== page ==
You can use baking soda on so many different parts of your home, and the shower floor is no exception.
Baking soda can cut through soap scum but isn’t terribly effective when it comes to rust.
To use baking soda to clean your shower floor make a paste that is half water and half baking soda and then use a sponge to spread it around the floor. You can let it sit and cut through the grime, or scrub right away.
When you are finished scrubbing, rinse the baking soda away. If you really wanted to, now is a good time to clean the drain as well since you already have the baking soda on the shower floor, rinse it away with vinegar before rinsing with water and this can help clear the drains.
Sometimes it’s the watermarks that stick around, sometimes it’s a little bit of rust. Whatever the culprit that is making the stain impossible to remove, try some vinegar on it.
A little bit of white vinegar, the kind you have in the pantry, should cut through those tough stains because of its high levels of acid.
If you can plug the drain in any way, do so before you pour the vinegar onto the shower floor. If you cannot plug the drain in any way, soak some paper towels in vinegar and cover the shower floor with soaked paper towels. Rags will work for this too.
You can either pour the vinegar from a large spout or using a spray bottle to distribute the vinegar on the shower floor. Once the vinegar is on there, let it sit for 10 minutes.
After ten minutes, look at your stains and see if you need to scrub a little further. Scrub if needed, if not, then rinse off the vinegar with the showerhead.
Don’t forget to dry the floor.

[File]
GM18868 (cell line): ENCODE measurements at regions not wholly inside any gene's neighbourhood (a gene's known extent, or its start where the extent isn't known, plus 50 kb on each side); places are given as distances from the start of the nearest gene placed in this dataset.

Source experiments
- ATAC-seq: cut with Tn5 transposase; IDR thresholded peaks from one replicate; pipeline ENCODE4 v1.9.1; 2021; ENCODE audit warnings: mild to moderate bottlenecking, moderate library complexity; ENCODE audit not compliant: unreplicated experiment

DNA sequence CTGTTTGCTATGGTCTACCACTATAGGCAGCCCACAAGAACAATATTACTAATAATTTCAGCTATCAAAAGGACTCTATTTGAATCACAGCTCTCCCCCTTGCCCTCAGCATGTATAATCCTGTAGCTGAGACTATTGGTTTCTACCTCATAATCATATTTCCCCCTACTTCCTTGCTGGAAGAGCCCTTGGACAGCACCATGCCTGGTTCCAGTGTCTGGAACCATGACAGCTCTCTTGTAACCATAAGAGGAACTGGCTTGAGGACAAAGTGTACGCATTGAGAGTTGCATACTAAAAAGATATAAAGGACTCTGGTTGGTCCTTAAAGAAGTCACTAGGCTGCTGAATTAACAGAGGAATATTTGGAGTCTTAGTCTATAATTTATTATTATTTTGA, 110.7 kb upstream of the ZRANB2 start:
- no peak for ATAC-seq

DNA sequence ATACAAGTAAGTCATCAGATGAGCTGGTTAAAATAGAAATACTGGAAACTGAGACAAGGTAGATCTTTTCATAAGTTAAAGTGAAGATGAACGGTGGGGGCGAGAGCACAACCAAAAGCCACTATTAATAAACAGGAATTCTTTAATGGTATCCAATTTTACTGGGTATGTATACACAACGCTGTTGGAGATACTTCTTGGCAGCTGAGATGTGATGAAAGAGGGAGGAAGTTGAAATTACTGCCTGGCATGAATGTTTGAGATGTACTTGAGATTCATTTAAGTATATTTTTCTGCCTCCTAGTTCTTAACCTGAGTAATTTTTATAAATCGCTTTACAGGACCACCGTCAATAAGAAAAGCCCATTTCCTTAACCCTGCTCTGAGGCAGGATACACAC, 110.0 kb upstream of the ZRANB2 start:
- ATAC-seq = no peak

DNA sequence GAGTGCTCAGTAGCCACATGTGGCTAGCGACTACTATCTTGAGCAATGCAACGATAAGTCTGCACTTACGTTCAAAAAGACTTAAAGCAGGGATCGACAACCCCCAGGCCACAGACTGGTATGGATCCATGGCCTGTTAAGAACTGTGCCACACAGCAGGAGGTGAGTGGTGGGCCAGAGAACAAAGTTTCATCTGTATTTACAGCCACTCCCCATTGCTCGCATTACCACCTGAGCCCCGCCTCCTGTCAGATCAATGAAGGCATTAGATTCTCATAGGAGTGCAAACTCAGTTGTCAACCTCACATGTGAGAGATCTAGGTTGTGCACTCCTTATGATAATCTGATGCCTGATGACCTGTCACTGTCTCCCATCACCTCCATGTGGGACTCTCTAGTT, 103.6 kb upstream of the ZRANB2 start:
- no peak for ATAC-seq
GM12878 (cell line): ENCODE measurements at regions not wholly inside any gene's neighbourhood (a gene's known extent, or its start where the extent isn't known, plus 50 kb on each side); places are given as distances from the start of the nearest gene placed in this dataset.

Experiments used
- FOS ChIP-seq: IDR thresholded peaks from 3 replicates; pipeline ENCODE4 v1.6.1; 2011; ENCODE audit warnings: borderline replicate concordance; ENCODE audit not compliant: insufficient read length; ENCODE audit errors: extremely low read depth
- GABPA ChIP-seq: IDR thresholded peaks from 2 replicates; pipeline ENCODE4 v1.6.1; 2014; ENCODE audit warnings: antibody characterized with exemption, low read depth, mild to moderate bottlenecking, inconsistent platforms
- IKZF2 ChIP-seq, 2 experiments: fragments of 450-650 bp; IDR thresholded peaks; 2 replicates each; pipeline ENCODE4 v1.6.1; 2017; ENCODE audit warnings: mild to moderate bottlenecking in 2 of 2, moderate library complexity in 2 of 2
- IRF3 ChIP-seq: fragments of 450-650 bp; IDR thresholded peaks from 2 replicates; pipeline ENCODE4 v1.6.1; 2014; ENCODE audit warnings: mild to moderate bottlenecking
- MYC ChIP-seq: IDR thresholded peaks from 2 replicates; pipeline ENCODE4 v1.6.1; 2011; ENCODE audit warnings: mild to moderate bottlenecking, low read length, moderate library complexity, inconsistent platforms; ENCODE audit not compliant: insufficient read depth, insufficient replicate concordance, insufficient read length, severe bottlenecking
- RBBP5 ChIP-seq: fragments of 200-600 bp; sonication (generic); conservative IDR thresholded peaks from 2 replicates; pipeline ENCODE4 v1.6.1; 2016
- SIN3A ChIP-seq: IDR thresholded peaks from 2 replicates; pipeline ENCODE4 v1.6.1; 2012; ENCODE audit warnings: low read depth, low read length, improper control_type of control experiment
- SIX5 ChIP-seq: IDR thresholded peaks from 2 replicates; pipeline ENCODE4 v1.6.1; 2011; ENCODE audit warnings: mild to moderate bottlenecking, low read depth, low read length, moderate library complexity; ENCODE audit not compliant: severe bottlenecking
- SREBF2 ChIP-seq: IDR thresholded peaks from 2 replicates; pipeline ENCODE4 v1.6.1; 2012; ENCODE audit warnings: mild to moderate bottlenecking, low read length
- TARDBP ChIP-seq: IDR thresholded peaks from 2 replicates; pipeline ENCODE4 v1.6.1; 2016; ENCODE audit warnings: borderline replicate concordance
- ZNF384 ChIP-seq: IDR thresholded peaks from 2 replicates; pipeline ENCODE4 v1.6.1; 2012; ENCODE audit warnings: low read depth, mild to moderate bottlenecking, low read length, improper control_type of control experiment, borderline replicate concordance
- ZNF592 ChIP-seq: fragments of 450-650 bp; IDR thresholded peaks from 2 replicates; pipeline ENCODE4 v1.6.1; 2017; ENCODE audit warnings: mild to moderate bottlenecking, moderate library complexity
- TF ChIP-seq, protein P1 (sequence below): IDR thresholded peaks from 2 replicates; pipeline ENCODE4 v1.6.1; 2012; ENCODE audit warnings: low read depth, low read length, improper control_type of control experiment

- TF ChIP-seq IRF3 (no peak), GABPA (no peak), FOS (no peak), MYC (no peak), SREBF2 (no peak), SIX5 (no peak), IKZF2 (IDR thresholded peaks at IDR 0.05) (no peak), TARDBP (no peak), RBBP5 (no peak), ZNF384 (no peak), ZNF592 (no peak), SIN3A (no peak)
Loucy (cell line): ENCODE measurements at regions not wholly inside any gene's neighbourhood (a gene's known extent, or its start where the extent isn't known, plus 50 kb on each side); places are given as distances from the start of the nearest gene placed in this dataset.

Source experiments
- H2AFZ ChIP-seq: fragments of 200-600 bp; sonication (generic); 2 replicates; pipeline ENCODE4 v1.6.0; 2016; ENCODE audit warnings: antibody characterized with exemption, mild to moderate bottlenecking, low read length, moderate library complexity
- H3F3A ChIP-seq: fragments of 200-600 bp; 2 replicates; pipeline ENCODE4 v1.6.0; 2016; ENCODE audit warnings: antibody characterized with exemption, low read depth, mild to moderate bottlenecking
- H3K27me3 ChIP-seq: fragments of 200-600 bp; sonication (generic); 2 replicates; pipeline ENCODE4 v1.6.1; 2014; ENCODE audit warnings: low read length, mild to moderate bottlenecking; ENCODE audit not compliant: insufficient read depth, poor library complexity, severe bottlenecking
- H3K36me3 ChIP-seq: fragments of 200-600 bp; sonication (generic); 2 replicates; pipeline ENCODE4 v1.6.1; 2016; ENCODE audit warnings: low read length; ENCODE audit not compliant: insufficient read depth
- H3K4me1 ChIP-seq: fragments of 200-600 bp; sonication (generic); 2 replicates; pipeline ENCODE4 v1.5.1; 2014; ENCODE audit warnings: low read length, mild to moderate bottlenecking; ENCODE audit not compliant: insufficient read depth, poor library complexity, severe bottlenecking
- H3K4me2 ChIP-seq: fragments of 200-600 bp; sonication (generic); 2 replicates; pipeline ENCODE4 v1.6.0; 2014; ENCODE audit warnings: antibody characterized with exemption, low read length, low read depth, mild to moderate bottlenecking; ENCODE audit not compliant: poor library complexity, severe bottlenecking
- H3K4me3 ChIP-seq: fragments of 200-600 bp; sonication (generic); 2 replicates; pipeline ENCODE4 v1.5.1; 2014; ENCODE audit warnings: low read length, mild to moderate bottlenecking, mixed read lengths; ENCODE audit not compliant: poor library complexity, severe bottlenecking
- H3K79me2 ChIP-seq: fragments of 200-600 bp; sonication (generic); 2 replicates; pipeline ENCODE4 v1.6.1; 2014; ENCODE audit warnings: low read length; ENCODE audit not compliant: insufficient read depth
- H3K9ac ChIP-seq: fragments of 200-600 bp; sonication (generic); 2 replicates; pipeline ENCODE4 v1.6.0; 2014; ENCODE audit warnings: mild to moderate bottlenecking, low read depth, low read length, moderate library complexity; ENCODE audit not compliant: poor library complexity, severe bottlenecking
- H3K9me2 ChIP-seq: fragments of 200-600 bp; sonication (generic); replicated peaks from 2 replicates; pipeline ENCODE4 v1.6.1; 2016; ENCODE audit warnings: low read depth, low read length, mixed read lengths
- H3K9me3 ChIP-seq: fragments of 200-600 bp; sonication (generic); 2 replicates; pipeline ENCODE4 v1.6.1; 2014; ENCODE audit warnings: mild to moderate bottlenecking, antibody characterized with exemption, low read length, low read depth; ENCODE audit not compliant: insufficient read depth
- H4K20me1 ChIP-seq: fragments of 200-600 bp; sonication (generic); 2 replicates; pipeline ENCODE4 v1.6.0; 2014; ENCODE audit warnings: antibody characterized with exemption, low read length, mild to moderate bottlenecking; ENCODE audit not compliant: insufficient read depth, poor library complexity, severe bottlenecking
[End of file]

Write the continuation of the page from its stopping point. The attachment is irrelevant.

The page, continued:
Just like the acid in the vinegar, lemon juice will work the very same way. Lemon juice is excellent for getting rid of rust.
Just pour the juice (fresh is best) right over the stain and wait a few hours for it to do its thing.
Scrub if needed, and rinse off with water when finished.
Remember to dry the floor when you are all done!
Use a paper towel or a microfiber cloth (white is best since it’ll likely change color after this) and soak it with hydrogen peroxide and nothing else. Put the wet cloth onto the stain and let it sit. If the stain is super tough then you can let it sit overnight.
Rinse off with the showerhead and dry the floor when you are all finished.
If the stains are really tough, then you can use bleach. I personally do not love using the bleach route but sometimes, it’s a must if the stain or mold is really really bad.
You can remove mold from the shower floor by applying bleach to the stain and then using a scrub brush on the bad spots. It’s a good idea to use some sort of a mask and long gloves when working with bleach and other chemicals that are harsh like bleach. If you must leave it overnight, leave the bathroom fan on or leave the window open to air out the bleach smell.
You can also keep applying the bleach if you notice it’s going to take some serious time and treatment to remove the mold from your shower floor.
Don’t forget to rinse well when you are finished. If you are using the bleach route, I would go the extra step and scrub the floor with dawn dish soap once again just to remove as much of the bleach as possible.
Don’t forget to dry the floor too when you’re done, or all that work you just did to get rid of the mold is going to be null and void!
You heard it, fabric softener! It’s actually really good at tackling soap scum. Just mix 1/2 cup of fabric softener with 1 cup of WARM water and spray onto the soap scum on the shower floor. Get all the crevices and let them sit for five to thirty minutes, depending on how yucky the gunk on your shower floor is.
Use a wet sponge or a soft brush and loosen the grime away. Rinse the shower floor and dry off with a microfiber cloth.
Tips For Keeping The Shower Floor Clean
Dry Floor Regularly: Because mold loves moist warm areas, the shower floor is a great place to set up camp. Make sure to dry your shower floors when you are finished with your daily wash, or use the bathroom fan and open a window if you can to dry out the entire bathroom and prevent that mold from growing.
Dry Doors and Walls Too: A lot of times when you are finished in the shower, the shower walls are wet too. Dry them off and prevent that water from dripping onto your dry shower floors to help prevent the growth of mold.